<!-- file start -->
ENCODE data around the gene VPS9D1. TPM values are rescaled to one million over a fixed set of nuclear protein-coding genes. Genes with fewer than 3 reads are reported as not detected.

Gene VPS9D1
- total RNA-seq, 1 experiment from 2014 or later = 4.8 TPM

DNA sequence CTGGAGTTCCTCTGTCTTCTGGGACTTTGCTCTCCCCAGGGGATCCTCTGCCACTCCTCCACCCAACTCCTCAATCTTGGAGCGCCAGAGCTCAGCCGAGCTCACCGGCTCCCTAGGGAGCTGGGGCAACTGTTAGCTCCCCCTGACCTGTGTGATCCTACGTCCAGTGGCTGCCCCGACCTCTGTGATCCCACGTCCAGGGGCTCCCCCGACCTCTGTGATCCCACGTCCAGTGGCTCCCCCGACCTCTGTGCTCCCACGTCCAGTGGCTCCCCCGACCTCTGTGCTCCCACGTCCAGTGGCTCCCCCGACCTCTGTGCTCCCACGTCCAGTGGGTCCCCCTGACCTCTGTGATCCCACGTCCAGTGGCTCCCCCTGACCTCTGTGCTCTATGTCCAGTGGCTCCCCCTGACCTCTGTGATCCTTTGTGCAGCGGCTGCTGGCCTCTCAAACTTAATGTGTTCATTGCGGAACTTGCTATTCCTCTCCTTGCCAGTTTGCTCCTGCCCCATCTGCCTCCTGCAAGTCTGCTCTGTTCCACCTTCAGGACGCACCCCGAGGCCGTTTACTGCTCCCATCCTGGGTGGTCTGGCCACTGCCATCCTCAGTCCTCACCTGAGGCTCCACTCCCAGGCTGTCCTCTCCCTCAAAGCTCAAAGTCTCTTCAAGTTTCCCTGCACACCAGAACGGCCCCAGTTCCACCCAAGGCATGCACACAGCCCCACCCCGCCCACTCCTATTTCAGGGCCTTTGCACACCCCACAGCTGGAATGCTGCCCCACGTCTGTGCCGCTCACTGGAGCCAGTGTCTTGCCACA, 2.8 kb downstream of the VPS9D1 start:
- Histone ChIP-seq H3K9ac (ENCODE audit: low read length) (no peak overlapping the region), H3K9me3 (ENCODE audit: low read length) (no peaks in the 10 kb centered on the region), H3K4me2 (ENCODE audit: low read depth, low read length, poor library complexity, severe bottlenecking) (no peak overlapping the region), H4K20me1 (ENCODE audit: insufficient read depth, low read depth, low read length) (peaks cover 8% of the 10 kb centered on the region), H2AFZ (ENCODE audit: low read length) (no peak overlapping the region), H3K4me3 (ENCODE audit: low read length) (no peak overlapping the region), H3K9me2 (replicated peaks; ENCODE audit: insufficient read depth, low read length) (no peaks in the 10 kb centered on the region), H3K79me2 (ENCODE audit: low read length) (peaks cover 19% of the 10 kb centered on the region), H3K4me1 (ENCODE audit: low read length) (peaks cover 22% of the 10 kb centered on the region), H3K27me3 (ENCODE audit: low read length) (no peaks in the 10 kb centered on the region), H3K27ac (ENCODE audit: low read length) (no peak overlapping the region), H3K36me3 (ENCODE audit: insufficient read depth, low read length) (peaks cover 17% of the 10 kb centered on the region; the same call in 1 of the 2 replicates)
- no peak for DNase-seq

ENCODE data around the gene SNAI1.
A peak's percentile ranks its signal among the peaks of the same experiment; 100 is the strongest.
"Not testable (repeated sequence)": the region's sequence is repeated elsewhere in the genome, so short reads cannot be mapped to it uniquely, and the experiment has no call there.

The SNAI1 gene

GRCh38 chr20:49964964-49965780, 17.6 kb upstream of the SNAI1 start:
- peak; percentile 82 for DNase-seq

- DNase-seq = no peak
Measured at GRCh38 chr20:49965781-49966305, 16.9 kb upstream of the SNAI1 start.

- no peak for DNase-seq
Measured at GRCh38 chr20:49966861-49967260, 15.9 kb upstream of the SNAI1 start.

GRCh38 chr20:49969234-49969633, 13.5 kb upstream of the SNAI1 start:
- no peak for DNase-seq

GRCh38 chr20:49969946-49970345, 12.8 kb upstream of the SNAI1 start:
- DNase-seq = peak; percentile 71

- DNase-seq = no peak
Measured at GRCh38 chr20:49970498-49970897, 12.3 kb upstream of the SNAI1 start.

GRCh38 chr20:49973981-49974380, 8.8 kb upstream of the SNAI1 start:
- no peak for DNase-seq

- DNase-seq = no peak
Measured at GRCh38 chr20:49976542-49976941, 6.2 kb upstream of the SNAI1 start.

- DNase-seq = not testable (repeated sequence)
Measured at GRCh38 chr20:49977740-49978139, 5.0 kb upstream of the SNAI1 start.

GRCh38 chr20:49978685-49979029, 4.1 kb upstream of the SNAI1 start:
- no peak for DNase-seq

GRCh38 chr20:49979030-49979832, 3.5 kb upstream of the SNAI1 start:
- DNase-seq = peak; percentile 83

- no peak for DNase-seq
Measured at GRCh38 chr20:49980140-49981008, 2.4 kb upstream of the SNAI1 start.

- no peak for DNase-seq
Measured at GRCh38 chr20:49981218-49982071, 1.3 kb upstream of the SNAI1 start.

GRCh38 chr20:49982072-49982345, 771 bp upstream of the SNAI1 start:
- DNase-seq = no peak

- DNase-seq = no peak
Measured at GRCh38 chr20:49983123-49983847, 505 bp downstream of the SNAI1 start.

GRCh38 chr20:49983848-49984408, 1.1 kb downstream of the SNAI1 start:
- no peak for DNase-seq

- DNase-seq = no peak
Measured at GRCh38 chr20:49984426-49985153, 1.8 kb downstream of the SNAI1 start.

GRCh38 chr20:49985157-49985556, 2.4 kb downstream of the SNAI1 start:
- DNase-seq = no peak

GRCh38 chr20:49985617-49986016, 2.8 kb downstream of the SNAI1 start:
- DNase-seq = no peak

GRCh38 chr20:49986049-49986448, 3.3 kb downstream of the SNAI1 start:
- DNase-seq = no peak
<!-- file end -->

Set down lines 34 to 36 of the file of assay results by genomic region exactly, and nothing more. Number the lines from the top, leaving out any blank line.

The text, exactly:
Measured at GRCh38 chr20:49980140-49981008, 2.4 kb upstream of the SNAI1 start.

- no peak for DNase-seq
Measured at GRCh38 chr20:49981218-49982071, 1.3 kb upstream of the SNAI1 start.